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1888 __ The Edison Phonograph
Thomas Alva Edison (1847-1931)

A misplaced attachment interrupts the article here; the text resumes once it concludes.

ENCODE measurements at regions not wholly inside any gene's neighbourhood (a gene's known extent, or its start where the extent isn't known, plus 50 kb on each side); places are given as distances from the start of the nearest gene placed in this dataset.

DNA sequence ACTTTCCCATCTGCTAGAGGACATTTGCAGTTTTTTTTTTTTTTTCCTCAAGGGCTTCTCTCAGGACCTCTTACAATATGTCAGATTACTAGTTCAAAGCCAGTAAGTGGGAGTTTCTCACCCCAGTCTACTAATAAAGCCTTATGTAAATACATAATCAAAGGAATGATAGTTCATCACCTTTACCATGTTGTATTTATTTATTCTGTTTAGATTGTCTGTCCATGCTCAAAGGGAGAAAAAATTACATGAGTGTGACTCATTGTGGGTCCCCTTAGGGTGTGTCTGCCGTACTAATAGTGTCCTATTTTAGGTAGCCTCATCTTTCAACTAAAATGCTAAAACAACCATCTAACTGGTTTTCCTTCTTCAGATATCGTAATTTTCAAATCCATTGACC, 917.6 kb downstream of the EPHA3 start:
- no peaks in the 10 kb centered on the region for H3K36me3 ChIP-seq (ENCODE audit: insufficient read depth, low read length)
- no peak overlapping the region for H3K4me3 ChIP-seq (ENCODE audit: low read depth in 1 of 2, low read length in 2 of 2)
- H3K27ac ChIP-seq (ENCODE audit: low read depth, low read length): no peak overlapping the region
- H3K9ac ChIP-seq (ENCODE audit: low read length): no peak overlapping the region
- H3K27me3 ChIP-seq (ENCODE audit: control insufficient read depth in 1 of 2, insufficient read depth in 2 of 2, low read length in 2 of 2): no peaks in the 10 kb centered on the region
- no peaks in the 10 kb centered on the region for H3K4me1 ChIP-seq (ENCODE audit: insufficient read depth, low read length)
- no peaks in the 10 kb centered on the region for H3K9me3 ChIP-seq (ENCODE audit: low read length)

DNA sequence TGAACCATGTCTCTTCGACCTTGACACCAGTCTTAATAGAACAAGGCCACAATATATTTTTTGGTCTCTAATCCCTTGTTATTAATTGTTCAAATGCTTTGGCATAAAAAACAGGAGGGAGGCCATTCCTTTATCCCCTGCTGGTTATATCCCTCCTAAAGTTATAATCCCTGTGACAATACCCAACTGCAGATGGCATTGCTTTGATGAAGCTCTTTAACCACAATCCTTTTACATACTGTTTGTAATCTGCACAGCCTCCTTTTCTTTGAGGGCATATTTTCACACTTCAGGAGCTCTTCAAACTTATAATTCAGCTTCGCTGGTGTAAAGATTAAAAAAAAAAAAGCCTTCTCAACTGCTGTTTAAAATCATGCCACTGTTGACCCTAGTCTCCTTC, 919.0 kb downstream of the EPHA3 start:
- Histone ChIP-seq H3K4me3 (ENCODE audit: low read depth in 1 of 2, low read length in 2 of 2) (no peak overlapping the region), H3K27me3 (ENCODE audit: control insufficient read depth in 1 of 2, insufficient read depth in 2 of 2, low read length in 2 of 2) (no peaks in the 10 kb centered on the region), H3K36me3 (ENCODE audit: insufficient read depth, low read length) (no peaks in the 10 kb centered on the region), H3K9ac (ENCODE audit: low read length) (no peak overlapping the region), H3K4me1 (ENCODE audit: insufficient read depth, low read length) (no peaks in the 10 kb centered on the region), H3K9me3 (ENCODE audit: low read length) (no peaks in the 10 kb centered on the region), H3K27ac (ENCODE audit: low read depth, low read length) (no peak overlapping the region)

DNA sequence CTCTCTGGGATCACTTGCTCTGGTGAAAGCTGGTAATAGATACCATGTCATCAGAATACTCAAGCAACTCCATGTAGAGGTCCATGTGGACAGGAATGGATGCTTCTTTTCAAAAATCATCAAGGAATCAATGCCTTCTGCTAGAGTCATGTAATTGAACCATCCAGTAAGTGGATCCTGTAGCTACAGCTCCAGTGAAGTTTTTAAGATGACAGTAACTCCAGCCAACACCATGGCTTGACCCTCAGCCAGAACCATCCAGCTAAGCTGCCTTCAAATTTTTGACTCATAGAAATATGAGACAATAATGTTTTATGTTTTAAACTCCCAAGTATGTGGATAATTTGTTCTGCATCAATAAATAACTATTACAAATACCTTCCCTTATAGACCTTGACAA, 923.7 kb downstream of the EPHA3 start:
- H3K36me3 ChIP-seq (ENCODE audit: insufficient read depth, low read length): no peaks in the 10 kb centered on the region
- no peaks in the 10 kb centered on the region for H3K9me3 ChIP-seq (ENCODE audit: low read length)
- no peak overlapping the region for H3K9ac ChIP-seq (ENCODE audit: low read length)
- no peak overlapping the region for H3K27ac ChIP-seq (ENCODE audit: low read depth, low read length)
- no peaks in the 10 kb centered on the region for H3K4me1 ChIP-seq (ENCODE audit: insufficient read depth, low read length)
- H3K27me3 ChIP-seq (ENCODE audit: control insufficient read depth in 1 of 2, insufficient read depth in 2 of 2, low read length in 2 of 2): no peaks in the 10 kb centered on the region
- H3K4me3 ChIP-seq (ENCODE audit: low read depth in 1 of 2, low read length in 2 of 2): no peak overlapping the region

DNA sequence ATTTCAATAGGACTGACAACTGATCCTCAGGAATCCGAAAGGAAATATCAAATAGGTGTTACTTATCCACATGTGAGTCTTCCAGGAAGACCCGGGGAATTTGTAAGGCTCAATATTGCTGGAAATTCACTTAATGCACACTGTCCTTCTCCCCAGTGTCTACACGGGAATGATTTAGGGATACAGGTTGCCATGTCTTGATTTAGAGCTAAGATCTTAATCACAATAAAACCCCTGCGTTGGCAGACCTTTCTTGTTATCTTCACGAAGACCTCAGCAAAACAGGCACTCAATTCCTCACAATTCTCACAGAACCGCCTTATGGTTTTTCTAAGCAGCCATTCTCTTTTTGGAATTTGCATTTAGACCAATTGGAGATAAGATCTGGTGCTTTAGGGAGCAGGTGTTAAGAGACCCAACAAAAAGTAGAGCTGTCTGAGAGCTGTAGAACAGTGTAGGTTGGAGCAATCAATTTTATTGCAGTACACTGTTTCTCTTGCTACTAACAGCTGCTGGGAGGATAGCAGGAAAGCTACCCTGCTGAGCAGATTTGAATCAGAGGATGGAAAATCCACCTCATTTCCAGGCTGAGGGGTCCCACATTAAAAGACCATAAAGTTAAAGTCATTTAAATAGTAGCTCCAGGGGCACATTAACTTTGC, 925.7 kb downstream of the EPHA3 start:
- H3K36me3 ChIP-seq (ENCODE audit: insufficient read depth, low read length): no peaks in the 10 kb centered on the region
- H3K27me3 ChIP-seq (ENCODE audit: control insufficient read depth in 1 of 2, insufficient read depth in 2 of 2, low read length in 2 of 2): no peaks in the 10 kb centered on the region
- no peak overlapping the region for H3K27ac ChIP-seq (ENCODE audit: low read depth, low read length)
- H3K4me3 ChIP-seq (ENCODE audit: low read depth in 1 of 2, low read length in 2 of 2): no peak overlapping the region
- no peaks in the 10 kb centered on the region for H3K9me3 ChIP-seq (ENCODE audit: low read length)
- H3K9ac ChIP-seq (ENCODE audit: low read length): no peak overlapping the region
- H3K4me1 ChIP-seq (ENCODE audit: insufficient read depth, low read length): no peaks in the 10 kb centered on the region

Comment : “The phonograph, which has nothing to do either with the telephone or the telegraph means of instantaneous communication, is a wonderful instrument for preserving, and for repeating in any place, from a permanent acoustic record, the tones, accents, and articulate syllables uttered by the human voice, perfect discourse in its original pronunciation, as well as every kind of musical and other sounds, after conveyance of the inscribed record, by ordinary carriage, to within hearing of a future auditor. [...] Professor Thomas A. Edison has, during the past twelvemonth, brought the phonograph to a degree of comparative perfection, which was practically tested here, on June 25, by experiments at the house of Colonel G.E. Gouraud, the agent in London for Mr. Edison’s inventions, residing at Little Menlo, Beulah-hill, Upper Norwood; and on June 29, in the Press Gallery at the Handel Festival, in the Crystal Palace. (Our illustrations represent the scenes on these two occasions;) In the first instance, a private family party at Norwood listening to the tones and words of Mr. Edison’s voice, ten days after he had spoken in America, at a distance of nearly three thousand miles- the “phonogram” having been sent from New York on June 16, with the regular United States mail, by the German Lloyd’s steam-ship Eider, to Southampton; in the other case, during the grand performance of Handel’s music, the phonograph reporting with perfect accuracy the sublime strains, vocal and instrumental of the “Israel in Egypt”, received by a large horn projecting over the balustrade in the vast concert-room in the north transept of the Crystal Palace. The machine was worked by Mr. De Courcey Hamilton, one of Mr. Edison’s assistants, who had brought it from America. The “phonograms” being sent to Mr. Edison, all the Handel choruses, as sung here by four thousand voices, with the orchestra and organ accompaniments, will be heard in New York and in other American cities. They can be repeated to a hundred different audiences for years to come. [...] Another new device perfects the method of duplicating phonograms containing matter which may be worth selling, such as books, music, sermons, speeches, or plays. When a phonogram of special interest or value is obtained, which it is desired to multiply, it is coated electrically with nickel until a thick plate is obtained. This plate, when detached from the wax, and presses against a fresh sheet of warm wax, gives an exact reproduction of the original phonogram; and such duplicates may be made so easily and rapidly as to cost scarcely anything. To obtain the first phonogram of the book of a piece of music may require care and special skill. Once obtained, a million can be made from this one nickel mould. So far as countless experiments in the laboratory show, there is no perceptible or audible wear in the wax phonogram, no matter how frequently it is made to repeat a message. [...] If Colonel Gouraud wants to phonograph a dispatch to New York he talks into the mouthpiece, the cylinder is turned round by the electric current, the repeating disc vibrates in harmony with the voice, and the minute point traces on the wax surface of the cylinder its invisible curves, and that is all. The message is done; you can now take it off and post it- at the ordinary letter rate- to America. In those four inches he has a thousand words, which would be a very long letter. Probably he does not wish to send more than 250 words. If so, a corresponding length can be cut off and dispatched by post. The phonogram produced would in New York be placed on a corresponding machine, and exactly reproduced. We have a copy of the first phonogram, which was a private letter from Mr. Edison to Colonel Gouraud, consisting of about two hundred words, treating of business and family affairs. Mr. Edison’s voice was recognized by every hearer in Colonel Gouraud’s house, including a child seven years old. Several pieces of music, vocal solos and duets, and performances on the pianoforte, cornet, and other instruments, sung or played in America, have been repeated in England by the phonograph. A poetical ode, of four verses, dictated by the Rev. Horatio Nelson Powers, D.D., of Piermont, on the Hudson, has also been spoken, in the author’s own voice, through this marvellous machine.”. (The Illustrated London News, n° 2569, vol. XCIII, Saturday 14 July 1888)Edison’s perfected phonograph.The improved apparatus devised by Professor Edison, of Orange, New Jersey in the United States, to perfect his wonderful acoustic machine, by which spoken words or music, inscribing their precise tones, syllables, and accents, on cylindrical rollers of wax, can be afterwards repeated at any distance of place or time, continues to excite public curiosity. We gave last week an illustration of the hearing of the first letter from America, a letter dictated to the machine by Mr. Edison, in his laboratory, at three o’clock in the morning, on June 16, which was repeated, without the loss of a word, on July 25 (sic), by a corresponding machine, at the house of his agent in England, Colonel Gouraud, Little Menlo, Beulah Spa, Upper Norwood; the waxen record or “phonogram” having been sent to England by mail steam-ship. The illustration given in the present number, from a photograph, is that of Mr. Edison speaking this message to the machine; and, in order to render the parts of the instrument more clear, the following explanation will be interesting. To the left is the electric motive power, in this case a bichromate bottle battery. To the right of this is the motor box; above it is the regulator. Under Edison’s recording or speaking tube is the wax cylinder, placed over an iron core. The projecting rod in front of the cylinder is an index to the contents of the phonogram. In front of the box are three wax cylinders or phonograms. In front of these is a branched tube, the “earphone”, for more certainly excluding outside noises; this is to be fitted over the receiving tube – that on the frame to the left of the recording tube. By a swift and exact arrangement, either of these tubes can be shifted, when required, to its place over the wax cylinder. We are informed that extensive preparations have been made, in America, for the manufacture of these machines; the works at present under construction having a capacity of making two hundred machines a day. There will be a variety of forms of phonographs adapted to different purposes, and of various prices. The form to be first made available to the public will be similar to the one sent to Colonel Gouraud by Mr. Edison, and is expected to be sold for about 20 Pounds. It will be found both useful and amusing. (The Illustrated London News, 21 July 1888)